Ford powers up for next phase
New diesel engine on the way, hi-tech assembly line unveiled Having now implemented a portion of its recent R3-billion investment into its South African operations, Ford Motor Company of South Africa announced a new diesel engine range yesterday and unveiled a new hi-tech assembly line at its Struandale plant in Port Elizabeth.
The engine range, which will be built at the new production facility alongside the Duratorq TDCi engine being assembled at the plant, was designed in the United Kingdom and will power Fords’ much anticipated new Ranger Raptor when the pick-up is launched next year. Boasting new robotics and described as sophisticated, the more automated assembly facility will not result in any job losses, but will facilitate more jobs when production is ramped up in the future. While the company did not reveal financial specifics yesterday, it emerged that a large portion of the R3-billion investment, which had been announced late last year, was allocated to the Ranger Raptor build. Although the engine range has not yet been named it is, according to Ford, physically smaller and lighter than the Duratorq TDCi range and is regarded has being more powerful. Addressing media from around the country yesterday, Ford’s Port Elizabeth-born president for Africa and the Middle East Jacques Brent said the new engine build at Struandale signalled Ford’s long-term commitment to the city. “We are delighted to confirm that, as part of the R3-billion investment announced in November 2017, we are expanding both the capability and capacity of the Struandale Engine Plant for our engine programmes,” he said. “At the same time, we are boosting capacity for the Duratorq TDCi engine that is used in the Ford Ranger and Everest, with new derivatives and additional European markets being introduced for the local operations.” Brent said the Duratorq TDCi assembly line would now have 22 new rear and front wheel drive derivatives added to it, along with three new markets for the engine in Europe.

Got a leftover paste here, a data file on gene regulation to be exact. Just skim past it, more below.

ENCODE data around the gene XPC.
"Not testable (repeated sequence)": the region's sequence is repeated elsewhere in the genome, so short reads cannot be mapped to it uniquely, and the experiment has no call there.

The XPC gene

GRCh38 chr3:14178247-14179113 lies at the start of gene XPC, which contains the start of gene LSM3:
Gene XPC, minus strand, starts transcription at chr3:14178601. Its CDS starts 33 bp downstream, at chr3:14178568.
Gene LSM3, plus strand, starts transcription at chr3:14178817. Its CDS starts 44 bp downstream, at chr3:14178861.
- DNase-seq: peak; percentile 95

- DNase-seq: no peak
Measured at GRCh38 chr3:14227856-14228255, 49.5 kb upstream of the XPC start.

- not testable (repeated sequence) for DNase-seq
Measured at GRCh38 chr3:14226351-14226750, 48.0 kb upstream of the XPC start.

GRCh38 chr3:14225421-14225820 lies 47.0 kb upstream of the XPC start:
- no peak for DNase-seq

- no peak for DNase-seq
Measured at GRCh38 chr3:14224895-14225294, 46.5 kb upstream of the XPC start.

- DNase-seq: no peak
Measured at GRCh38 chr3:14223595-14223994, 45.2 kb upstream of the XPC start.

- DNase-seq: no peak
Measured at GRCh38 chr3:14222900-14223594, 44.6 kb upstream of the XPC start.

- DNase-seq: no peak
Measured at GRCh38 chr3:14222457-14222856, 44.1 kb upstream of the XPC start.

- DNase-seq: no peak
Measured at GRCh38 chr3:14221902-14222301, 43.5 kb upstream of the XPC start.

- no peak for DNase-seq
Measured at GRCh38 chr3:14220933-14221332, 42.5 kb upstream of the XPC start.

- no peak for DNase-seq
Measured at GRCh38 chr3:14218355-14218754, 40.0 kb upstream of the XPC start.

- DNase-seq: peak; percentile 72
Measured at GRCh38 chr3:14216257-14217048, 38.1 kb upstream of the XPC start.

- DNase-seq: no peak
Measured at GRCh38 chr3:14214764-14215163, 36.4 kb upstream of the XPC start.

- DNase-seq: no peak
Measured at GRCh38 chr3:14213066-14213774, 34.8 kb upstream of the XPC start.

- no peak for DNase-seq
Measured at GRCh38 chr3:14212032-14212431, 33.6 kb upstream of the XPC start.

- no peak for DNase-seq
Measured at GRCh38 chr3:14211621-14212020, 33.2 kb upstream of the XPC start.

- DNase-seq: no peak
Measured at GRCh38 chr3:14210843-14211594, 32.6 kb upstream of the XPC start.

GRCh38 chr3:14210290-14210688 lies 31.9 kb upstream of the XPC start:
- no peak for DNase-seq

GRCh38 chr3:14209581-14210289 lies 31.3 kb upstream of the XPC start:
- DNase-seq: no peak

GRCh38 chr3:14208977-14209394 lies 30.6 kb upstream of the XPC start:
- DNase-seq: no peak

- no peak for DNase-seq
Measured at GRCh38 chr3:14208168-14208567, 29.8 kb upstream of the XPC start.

The diesel engine assembly hall was located in a totally revamped 3 868m² section of the factory where the company deployed Ford’s latest, state-of-the-art manufacturing processes, he said. Eight derivatives of the engine will be assembled at the plant when production officially starts in the fourth quarter of this year, while the new assembly line has an installed capacity of 120 000 engines per annum. “The component machining and assembly lines for the Duratorq TDCi are also being expanded,” Brent said. “Our upgrades for the programme add incremental volumes, with the 22 four-cylinder engine derivatives to be exported to European markets, including for use in front-wheel drive Ford models.” Brent named the plant’s new customers as Italy, Turkey and Russia. “Ultimately, the Struandale Engine Plant will become the home of all Duratorq TDCi engine component machining for the Ranger, Everest and Transit, along with expanded engine assembly in conjunction with current operations at Ford plants in Thailand and Argentina,” he said. “This places our South African business in a central role within the local market, and in the broader Middle East and Africa region.” By the fourth quarter of this year, a total of 56 variants of the award-winning Duratorq TDCi engine will be assembled. Ford has also constructed a new 5 418m² warehouse to cater for the increased and new production.